Subject: Analysis - Annual Reports

Last-Revised: 31 Oct 1995
Contributed-By: Jerry Bailey, Chris Lott (contact me)

This article teaches the fundamentals of reading and understanding company annual reports, as paraphrased from the June 1994 Issue of "Better Investing" magazine, page 26.

  1. Start with the notes and read from back to front since the front is management fluff.
  2. Look for litigation that could obliterate equity, a pension plan in sad shape, or accounting changes that inflated earnings.
  3. Use it to evaluate management. I only read the boring things of the companies I am holding for long term growth. If I am planning a quick in and out, such as buying depressed stocks, I don't waste my time.
  4. Look for notes to offer relevant details; not "selected" and "certain" assets. Revenue and operating profits of operating divisions, geographical divisions, etc.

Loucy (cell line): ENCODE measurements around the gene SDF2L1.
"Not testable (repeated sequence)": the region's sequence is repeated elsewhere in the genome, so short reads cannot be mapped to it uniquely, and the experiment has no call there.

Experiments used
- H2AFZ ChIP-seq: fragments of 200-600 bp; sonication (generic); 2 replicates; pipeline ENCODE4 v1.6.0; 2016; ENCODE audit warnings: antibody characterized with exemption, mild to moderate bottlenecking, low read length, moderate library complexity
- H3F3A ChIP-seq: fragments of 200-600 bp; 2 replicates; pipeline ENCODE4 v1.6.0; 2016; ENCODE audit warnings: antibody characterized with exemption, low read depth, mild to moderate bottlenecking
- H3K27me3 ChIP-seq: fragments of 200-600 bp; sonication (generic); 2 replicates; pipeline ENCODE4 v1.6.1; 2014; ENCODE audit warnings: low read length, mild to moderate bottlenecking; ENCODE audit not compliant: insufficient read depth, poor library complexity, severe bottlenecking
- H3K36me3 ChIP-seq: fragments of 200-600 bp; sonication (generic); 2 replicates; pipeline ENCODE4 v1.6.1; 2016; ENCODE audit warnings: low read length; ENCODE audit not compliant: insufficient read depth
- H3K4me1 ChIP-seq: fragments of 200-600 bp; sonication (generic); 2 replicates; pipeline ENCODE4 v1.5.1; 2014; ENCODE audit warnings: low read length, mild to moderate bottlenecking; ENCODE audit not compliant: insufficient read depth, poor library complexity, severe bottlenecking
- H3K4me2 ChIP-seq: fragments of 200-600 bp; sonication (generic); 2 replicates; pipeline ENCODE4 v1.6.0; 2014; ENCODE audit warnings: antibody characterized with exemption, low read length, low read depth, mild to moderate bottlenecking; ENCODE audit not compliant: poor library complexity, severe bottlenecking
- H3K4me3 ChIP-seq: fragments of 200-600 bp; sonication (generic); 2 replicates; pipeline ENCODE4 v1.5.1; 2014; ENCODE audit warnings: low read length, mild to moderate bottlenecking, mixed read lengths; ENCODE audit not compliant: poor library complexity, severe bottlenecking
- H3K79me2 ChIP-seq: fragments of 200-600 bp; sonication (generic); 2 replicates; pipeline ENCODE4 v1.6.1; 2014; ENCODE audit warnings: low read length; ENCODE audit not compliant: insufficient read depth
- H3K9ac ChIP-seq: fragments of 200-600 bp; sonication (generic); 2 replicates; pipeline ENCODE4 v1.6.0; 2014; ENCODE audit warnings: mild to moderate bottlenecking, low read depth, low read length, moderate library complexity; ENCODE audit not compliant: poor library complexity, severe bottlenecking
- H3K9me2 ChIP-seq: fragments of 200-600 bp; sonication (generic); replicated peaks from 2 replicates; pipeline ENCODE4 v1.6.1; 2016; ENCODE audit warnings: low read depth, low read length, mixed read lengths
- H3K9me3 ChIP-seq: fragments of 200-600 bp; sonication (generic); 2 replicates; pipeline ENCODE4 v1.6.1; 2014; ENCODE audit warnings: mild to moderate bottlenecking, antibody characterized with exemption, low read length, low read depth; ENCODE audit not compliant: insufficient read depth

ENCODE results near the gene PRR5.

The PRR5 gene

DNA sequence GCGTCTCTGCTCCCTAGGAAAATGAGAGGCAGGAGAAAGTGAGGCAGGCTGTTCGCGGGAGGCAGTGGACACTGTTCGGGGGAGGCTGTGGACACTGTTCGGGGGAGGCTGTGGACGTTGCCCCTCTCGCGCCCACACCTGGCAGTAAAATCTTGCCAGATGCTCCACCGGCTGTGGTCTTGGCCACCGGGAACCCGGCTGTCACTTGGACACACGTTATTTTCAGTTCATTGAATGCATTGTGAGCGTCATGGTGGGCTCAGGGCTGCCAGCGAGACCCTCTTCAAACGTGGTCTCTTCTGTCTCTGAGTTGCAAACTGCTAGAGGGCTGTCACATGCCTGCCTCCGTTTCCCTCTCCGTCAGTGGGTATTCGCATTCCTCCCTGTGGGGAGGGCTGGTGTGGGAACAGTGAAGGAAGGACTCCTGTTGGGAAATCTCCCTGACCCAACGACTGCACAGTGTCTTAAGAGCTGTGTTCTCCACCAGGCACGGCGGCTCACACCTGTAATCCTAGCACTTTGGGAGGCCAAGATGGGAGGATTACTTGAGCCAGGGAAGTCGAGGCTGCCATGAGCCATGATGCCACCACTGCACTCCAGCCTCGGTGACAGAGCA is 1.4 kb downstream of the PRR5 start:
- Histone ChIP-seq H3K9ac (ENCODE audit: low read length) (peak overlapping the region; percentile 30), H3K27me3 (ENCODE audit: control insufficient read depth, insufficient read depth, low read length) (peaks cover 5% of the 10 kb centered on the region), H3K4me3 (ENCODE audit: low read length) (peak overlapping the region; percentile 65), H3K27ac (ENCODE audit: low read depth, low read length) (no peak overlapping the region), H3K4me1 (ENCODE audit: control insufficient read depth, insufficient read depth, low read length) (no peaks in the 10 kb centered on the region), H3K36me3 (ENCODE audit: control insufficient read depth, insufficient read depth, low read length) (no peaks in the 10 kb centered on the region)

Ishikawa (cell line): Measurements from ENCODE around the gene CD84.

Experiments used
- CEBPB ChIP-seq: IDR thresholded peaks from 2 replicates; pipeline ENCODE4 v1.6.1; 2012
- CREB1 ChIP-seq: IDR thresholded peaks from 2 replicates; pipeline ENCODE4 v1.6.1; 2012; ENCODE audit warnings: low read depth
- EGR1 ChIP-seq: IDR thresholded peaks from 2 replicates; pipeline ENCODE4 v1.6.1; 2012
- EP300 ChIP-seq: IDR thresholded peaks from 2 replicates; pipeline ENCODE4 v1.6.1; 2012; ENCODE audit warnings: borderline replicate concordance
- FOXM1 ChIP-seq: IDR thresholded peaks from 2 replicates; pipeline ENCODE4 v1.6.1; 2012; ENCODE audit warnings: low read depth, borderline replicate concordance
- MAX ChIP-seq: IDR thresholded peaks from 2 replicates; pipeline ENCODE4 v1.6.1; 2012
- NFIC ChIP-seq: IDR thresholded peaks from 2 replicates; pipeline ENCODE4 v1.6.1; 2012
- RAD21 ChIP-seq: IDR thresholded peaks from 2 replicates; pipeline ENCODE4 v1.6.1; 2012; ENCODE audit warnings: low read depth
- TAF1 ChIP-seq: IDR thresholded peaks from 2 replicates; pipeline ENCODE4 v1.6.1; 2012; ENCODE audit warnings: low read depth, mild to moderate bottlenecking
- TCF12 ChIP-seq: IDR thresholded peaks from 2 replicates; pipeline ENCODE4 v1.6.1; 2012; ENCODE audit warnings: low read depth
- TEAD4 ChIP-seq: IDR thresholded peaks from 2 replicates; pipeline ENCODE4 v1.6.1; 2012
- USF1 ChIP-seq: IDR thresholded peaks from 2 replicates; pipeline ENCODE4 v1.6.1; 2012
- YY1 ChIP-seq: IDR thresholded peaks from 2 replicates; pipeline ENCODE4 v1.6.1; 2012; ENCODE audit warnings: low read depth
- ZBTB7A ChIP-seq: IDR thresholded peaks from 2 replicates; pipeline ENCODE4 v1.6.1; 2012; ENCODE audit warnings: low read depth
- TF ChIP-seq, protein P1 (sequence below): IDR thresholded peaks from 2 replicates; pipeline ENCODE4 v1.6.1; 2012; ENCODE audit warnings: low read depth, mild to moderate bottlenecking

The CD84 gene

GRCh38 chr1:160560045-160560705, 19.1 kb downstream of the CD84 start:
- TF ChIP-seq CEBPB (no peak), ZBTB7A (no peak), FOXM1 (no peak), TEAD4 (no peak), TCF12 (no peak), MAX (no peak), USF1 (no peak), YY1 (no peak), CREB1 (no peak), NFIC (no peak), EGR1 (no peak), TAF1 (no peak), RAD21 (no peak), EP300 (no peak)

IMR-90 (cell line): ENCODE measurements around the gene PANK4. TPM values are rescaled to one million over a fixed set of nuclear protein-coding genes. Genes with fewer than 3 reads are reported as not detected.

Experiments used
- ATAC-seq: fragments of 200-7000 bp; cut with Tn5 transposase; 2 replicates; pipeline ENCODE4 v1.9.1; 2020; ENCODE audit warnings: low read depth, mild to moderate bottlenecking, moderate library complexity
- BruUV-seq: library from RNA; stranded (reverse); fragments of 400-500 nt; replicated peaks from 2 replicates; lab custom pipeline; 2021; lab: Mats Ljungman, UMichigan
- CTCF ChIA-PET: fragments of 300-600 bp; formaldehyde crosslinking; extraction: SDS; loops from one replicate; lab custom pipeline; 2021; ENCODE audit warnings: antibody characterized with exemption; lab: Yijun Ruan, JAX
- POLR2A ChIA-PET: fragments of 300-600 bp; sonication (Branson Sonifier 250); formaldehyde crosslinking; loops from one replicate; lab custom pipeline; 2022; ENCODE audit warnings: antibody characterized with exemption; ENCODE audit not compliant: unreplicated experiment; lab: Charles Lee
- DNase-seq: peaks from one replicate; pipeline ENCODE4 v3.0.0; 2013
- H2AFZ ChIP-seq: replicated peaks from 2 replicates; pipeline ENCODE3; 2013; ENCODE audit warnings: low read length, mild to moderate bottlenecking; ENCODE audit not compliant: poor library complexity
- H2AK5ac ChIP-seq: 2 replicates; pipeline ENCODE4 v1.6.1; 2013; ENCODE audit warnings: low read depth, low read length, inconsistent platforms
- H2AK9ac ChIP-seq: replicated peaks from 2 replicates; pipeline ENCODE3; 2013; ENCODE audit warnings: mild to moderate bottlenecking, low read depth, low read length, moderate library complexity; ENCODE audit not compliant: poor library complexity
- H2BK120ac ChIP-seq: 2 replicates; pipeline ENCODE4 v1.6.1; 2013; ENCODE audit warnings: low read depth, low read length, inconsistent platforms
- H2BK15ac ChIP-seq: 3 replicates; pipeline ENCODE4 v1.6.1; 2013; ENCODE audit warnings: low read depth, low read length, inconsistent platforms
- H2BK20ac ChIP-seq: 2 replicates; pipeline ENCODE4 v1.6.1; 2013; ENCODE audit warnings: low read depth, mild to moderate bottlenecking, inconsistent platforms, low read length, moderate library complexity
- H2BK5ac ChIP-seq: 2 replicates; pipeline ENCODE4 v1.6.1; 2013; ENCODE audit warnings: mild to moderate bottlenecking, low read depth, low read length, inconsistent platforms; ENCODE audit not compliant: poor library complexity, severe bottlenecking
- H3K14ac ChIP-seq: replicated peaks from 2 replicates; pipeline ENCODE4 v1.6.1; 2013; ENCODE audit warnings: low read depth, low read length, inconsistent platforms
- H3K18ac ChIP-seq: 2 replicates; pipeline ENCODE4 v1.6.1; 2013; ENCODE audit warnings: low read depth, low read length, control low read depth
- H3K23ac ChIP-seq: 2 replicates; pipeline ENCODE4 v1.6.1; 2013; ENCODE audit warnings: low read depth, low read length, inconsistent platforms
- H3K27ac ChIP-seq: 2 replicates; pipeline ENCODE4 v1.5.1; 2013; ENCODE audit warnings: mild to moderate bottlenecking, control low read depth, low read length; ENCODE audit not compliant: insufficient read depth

5. How the company keeps its books, especially as compared to other companies in its industry.
  6. Inventory. Did it go down because of a different accounting method?
  7. What assets does the company own and what assets are leased?

The following list of resources may also help.

  • John A. Tracy has written the easy-to-read and informative book How to Read a Financial Report (Wiley, 2014). This book should give you a good start. You won't become a graduate student in finance by reading it, but it will certainly help you grasp the nuts and bolts of annual reports.
  • IBM offers guides to financial statements and annual reports in the investor relations part of their web site:

Previous article is Advice: Target Stock Prices
Next article is Analysis: Beta and Alpha
Category is Analysis
Index of all articles